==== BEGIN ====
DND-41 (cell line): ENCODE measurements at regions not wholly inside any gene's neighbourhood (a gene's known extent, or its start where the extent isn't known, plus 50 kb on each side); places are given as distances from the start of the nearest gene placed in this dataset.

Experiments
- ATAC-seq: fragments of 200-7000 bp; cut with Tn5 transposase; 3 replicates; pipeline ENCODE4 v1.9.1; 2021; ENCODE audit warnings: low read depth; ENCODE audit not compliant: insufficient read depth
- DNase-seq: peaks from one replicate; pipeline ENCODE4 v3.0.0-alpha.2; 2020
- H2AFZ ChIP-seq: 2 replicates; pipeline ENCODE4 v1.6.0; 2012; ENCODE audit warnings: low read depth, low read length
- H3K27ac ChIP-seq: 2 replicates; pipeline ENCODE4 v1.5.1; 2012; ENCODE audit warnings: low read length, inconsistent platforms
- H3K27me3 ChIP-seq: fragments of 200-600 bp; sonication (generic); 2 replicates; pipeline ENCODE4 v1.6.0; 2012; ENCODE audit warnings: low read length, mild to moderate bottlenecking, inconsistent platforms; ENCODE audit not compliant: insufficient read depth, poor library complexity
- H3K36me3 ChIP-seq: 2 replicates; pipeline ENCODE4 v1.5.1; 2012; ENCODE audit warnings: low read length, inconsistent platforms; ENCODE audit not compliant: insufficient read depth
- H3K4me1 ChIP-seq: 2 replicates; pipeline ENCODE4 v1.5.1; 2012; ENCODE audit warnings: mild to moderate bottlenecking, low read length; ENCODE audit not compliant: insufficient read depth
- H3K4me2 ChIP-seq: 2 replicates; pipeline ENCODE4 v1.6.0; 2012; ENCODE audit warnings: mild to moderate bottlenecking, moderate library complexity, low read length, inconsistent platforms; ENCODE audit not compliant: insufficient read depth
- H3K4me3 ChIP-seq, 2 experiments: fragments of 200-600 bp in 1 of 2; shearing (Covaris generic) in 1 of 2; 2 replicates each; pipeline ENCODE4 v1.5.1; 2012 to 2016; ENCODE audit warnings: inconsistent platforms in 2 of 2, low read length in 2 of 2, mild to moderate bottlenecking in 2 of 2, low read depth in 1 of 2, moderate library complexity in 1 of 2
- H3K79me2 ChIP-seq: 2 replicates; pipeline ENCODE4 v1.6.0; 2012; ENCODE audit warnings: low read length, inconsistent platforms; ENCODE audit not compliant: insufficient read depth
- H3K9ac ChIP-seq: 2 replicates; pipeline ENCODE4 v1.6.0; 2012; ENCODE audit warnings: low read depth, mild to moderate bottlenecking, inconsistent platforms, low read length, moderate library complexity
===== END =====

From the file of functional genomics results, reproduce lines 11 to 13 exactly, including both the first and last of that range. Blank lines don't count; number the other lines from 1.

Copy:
- H3K4me3 ChIP-seq, 2 experiments: fragments of 200-600 bp in 1 of 2; shearing (Covaris generic) in 1 of 2; 2 replicates each; pipeline ENCODE4 v1.5.1; 2012 to 2016; ENCODE audit warnings: inconsistent platforms in 2 of 2, low read length in 2 of 2, mild to moderate bottlenecking in 2 of 2, low read depth in 1 of 2, moderate library complexity in 1 of 2
- H3K79me2 ChIP-seq: 2 replicates; pipeline ENCODE4 v1.6.0; 2012; ENCODE audit warnings: low read length, inconsistent platforms; ENCODE audit not compliant: insufficient read depth
- H3K9ac ChIP-seq: 2 replicates; pipeline ENCODE4 v1.6.0; 2012; ENCODE audit warnings: low read depth, mild to moderate bottlenecking, inconsistent platforms, low read length, moderate library complexity